Ukraine Symposium – Neutral State Access to Ukraine’s Food Exports

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| May 18, 2022

Access to Food Exports

On May 14, the G7 group of industrialized nations met to devise a plan to ensure the export of Ukrainian grain to avert a global hunger crisis. The Russia-Ukraine conflict has created cascading effects on the region and the world, not least is the impact on food security. Russia is the world’s top wheat exporter, accounting for 17%; Ukraine is fifth, at 8%. (The United States is second at 14%). The war has disrupted the flow of exports from Ukraine as Russia’s attacks have stymied Ukrainian exports by sea. Before the invasion, Ukraine’s Black Sea ports accounted for 95% of its exports of grain and oil seeds, such as sunflower oil. Russian exports are also down. Thirty-six countries in the world import more than 50% of their wheat from Ukraine and Russia (p. 8).

Could a humanitarian corridor in the Black Sea open the spigot to get Ukrainian grain to global markets? Some U.S. lawmakers think so, and the idea raises interesting issues in the law of naval warfare. While Russia may lawfully impose a blockade on Ukraine, neutral States are entitled to continue noncontraband trade with Ukraine. In this balance, does Russia’s right to employ a lawful method of warfare trump the rights of neutral States to trade with a belligerent? Probably so. While neutral states have a right to continue noncontraband trade, at sea that right inures to neutral flagged vessels and neutral goods but does not guarantee access to belligerent markets. Under the Paris Declaration of 1856, which is accepted as customary law, a neutral flag covers or protects enemy goods from capture (art. 2) and neutral goods may not be seized even if they are carried on enemy merchant ships (art. 3).

Impending Food Crisis

Some 25 million tonnes of grain are held up in Ukrainian ports, penned in by Russia’s de facto blockade. Wheat futures are up 50% this year as Ukraine’s normal export of 5-6 million tonnes per month has been reduced to just 1 million tonnes in April. Ukraine is also a major exporter of corn (16% of world exports) and sunflower oil (42% of world exports). Like all commodities, including oil, grain trades on the margin, so a small shortage in supply has outsized effects on markets, sending prices soaring. Wheat futures contracts, already increasing due to systemic inflation, had climbed 63% in the three months from mid-February to mid-May.

Food security for 45 million people, mostly in Africa and the Middle East, is now at risk. In response, India, the largest grain exporter, banned shipments abroad to ensure supply for itself and neighboring States. With grain exports from Ukraine and now India at a standstill, Egypt, Turkey, and Lebanon could be particularly hard hit, while the situation for Eritrea, Somalia, Madagascar, Tanzania, and Pakistan is dire. Over land routes are insufficient. Getting Ukrainian grain to a port on the Baltic, such as Gdańsk and Gdynia, is slow and expensive. The EU is focusing on developing alternative overland routes. But opening Ukrainian ports is the only realistic option to maintain the volume of grain, as ground transportation infrastructure—rail and truck—cannot accommodate the volume.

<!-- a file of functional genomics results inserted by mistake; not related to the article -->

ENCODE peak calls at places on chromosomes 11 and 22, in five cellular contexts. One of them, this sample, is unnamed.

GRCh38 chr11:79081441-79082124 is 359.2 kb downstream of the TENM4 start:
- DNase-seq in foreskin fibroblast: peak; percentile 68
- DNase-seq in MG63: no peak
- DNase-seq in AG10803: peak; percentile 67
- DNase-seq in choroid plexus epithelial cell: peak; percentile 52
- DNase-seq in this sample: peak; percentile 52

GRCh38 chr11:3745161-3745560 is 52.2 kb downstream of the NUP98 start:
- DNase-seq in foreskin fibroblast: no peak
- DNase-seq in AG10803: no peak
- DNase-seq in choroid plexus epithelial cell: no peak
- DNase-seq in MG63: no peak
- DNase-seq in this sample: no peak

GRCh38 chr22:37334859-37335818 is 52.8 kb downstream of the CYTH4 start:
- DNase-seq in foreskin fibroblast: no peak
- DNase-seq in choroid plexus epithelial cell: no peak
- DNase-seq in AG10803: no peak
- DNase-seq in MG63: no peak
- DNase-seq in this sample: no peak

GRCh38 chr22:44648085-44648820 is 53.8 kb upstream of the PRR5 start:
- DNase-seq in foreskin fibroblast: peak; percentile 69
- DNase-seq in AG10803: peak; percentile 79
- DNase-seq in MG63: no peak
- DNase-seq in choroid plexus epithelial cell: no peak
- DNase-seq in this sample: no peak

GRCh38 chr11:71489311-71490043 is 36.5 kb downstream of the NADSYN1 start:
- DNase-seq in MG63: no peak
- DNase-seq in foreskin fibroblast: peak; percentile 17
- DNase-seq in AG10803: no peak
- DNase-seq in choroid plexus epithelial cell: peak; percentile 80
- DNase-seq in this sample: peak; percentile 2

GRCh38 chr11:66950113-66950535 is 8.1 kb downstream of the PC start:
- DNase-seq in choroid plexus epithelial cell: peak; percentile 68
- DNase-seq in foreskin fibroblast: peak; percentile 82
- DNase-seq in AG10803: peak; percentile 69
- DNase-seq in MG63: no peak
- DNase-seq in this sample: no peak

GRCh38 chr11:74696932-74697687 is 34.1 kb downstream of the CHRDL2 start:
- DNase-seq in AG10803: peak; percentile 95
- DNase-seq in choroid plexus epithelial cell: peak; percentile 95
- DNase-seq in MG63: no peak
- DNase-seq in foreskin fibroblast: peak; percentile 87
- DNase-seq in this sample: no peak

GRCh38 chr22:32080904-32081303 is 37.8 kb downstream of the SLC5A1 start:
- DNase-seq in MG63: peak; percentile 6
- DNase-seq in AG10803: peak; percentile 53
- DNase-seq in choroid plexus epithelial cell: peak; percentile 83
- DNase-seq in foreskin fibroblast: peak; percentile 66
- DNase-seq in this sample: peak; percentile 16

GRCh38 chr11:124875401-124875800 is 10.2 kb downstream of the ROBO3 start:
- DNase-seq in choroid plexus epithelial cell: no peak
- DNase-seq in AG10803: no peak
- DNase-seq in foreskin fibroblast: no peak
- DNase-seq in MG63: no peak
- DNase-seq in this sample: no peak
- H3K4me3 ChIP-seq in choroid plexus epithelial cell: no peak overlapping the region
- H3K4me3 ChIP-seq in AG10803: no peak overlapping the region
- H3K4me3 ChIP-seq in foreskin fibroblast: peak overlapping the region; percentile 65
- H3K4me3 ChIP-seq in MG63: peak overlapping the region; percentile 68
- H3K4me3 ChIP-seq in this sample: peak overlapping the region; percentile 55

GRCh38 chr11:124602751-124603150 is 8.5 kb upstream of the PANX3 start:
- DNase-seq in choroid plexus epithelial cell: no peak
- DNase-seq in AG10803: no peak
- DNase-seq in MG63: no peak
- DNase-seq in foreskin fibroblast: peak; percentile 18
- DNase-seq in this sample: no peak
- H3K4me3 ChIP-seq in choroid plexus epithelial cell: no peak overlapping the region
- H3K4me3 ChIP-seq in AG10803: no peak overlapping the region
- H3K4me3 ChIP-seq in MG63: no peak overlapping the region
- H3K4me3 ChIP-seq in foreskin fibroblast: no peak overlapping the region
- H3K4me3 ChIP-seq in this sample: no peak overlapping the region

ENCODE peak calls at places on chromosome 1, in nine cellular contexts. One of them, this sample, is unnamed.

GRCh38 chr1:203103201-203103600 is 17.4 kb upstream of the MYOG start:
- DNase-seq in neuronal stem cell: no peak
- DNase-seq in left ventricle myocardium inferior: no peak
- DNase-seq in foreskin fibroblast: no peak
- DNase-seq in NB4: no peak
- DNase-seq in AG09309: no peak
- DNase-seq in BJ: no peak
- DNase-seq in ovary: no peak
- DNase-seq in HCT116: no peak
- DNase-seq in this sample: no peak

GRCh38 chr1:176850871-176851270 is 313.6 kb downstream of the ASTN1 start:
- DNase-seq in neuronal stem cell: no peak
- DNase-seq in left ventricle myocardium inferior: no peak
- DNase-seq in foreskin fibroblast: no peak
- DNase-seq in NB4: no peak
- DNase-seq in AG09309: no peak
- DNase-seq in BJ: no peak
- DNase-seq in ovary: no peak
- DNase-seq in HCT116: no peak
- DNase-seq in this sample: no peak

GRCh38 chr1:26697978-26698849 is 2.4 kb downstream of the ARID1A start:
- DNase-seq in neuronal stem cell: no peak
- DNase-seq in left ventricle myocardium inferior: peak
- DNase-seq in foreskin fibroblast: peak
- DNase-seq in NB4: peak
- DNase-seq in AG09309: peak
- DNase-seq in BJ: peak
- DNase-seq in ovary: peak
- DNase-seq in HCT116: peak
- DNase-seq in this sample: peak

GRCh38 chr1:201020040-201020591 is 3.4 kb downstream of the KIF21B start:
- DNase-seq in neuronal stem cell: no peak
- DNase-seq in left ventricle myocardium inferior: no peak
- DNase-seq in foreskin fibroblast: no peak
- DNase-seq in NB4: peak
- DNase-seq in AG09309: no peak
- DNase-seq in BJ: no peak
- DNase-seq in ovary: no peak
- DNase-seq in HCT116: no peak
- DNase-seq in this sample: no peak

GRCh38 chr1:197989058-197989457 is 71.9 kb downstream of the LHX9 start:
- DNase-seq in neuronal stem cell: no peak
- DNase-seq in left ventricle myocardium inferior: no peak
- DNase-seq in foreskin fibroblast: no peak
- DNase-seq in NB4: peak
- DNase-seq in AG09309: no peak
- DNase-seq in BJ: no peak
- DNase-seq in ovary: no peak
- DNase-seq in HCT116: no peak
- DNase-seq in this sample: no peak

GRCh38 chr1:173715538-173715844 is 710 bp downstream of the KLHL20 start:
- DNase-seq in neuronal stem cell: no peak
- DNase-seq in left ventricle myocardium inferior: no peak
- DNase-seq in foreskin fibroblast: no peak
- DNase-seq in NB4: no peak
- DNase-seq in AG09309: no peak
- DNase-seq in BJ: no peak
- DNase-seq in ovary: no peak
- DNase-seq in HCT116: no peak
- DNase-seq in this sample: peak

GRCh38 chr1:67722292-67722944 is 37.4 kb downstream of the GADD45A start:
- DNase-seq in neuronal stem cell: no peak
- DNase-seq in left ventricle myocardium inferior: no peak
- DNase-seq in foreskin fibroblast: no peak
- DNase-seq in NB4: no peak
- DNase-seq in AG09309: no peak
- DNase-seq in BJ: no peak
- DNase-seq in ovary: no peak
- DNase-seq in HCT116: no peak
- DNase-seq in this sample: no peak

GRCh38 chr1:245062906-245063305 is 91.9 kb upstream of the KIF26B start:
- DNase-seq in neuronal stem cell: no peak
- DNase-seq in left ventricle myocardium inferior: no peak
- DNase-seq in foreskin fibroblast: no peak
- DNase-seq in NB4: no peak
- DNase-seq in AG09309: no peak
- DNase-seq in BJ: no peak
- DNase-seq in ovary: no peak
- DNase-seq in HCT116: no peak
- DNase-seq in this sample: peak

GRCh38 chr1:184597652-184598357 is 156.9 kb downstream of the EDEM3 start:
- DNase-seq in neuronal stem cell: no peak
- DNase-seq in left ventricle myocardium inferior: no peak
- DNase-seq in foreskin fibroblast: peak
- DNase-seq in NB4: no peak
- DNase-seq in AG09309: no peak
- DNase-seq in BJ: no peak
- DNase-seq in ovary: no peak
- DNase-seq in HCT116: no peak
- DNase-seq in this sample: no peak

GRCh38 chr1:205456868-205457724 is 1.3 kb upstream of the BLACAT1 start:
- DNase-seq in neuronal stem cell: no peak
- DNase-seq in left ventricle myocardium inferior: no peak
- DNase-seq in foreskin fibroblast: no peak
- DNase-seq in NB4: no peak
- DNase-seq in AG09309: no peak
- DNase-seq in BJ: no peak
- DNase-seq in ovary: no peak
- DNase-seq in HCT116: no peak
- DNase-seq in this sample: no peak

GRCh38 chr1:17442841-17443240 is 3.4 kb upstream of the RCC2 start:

As the G7 scrambles to consider an overland route, the UN Food and Agriculture Organization (FAO) is concerned about the next shoe to drop. In July and August, Ukraine is expected to harvest the summer crop of wheat, barley, and corn, including 14 million tonnes of grain. The country lacks storage capacity and all that food is destined to go to waste while some of the least developed countries face severe shortages of food. To make matters worse, there is evidence that Russia is attacking Ukrainian grain storage infrastructure. Russia also is reportedly stealing Ukrainian grain.

FAO’s deputy director for markets and trade, Josef Schmidhuber, said there is enough grain to feed the world, but Russia’s blockade is hampering the movement to where it is needed most. “It is an almost grotesque situation that we see at the moment,” he said. “In Ukraine, there are nearly 25 million tons of grain that could be exported but they cannot leave the country simply because of the lack of infrastructure and the blockade of the ports. At the same time … there is no wheat corridor opening up for exports from Ukraine.”

Odesa is the last Ukrainian port available to export grain. While the brutal siege on Mariupol on the Sea of Azov has received widespread attention, Russia continues to press an unremitting naval assault against Odesa near the Romanian border. The Russian operation appears to be aimed at converting Ukraine into a land-locked State by cutting access to the Sea of Azov and the Black Sea. This would connect Russia proper and Russian-occupied eastern Ukraine and Crimea to Transnistria, a pro-Moscow region of Moldova.